The thing that annoys me most about other people’s perceptions of people with mental health problems is, well there are several...
- - They are not deaf or stupid, there is no need to talk really slowly or patronise them. They may have difficulty concentrating if really unwell (as they often are when admitted to acute wards), but this means you should keep it clear and simple in such cases and not always expect a coherent answer (I mean this when patients are really unwell not when recovered). Be patient and considerate, give them some time if it is obvious they are struggling. But most of all if they are an adult, speak to them as if they are one, they or their carer will tell you if further explanation is needed. Have some respect. You don’t know their level of functioning, don’t just assume it is very poor.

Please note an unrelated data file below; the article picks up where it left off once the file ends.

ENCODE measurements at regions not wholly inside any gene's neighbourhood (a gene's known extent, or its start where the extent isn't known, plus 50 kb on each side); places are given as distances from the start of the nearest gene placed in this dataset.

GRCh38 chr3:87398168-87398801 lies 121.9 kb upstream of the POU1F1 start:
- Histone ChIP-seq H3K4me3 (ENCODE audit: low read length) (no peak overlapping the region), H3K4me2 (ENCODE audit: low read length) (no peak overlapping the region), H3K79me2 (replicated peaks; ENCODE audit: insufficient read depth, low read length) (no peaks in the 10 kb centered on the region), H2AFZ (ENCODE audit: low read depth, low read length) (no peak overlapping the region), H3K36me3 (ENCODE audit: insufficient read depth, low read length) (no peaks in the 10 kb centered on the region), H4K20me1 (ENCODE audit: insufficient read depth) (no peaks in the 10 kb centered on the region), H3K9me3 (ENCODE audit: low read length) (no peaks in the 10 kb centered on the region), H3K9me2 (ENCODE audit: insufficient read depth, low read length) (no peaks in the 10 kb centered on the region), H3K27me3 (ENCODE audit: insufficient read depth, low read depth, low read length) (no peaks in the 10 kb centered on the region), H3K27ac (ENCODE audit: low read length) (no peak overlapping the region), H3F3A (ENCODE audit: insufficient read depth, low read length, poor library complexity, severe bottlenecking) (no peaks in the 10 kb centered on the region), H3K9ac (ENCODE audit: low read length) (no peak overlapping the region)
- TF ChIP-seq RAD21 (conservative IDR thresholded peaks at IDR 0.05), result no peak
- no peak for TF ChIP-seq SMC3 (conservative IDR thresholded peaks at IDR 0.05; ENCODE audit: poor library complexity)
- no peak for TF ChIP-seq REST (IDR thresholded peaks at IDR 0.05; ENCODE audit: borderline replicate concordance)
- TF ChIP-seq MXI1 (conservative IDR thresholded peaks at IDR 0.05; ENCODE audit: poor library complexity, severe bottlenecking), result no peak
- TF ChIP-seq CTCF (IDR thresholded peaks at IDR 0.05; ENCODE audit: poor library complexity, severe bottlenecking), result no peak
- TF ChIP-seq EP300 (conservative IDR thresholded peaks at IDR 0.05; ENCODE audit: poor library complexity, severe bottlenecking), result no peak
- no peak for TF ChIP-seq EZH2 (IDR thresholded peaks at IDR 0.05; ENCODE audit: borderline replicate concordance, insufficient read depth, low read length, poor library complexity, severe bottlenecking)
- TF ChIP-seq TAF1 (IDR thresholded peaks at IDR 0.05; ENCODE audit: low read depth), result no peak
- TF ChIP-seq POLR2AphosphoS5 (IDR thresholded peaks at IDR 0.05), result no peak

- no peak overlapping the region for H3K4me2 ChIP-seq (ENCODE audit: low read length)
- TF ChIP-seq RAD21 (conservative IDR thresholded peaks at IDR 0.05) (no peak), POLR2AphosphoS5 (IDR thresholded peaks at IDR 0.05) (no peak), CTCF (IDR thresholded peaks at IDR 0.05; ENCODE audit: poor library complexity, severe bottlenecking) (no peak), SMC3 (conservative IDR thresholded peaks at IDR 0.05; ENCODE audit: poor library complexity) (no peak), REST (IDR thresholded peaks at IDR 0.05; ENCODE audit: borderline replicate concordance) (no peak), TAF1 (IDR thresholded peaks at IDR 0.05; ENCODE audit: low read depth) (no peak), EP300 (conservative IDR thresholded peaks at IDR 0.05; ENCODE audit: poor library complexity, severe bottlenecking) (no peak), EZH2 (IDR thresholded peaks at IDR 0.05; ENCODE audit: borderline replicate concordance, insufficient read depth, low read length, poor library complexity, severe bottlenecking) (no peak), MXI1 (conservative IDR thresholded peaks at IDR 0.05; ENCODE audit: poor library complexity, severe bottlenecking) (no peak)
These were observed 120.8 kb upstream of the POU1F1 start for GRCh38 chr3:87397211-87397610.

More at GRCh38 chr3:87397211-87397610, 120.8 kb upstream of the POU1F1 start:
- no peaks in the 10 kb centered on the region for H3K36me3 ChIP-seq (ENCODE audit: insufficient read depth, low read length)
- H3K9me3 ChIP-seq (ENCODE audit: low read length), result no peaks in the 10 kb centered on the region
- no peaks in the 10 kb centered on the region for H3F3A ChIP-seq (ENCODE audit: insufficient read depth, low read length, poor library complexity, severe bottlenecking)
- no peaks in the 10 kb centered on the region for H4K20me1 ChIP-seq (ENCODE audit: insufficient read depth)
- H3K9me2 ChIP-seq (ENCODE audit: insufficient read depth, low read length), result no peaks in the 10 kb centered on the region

- - People get better and have full lives to varying degrees. Some mental health problems mean people need to relearn skills such as caring for themselves or social interaction. Some people need support for a long time or even their whole lives, but others recover more quickly and should not be “labelled” or assumed to be “crazy” or unable to function as well as you or I. I have seen people from many professions and for the want of a better word “classes” have issues with mental health problems. It can affect anyone at any time in their lives. Yes some social groups may be more likely to suffer such illnesses due to poverty, stressors, environment, social upbringing, nutrition, alcohol or illicit substance misuse. But none of us are immune. Many people have a serious mental health problem and either recover or learn to manage the symptoms and live happy and full lives. If you hear someone has had mental health problems, don’t make assumptions.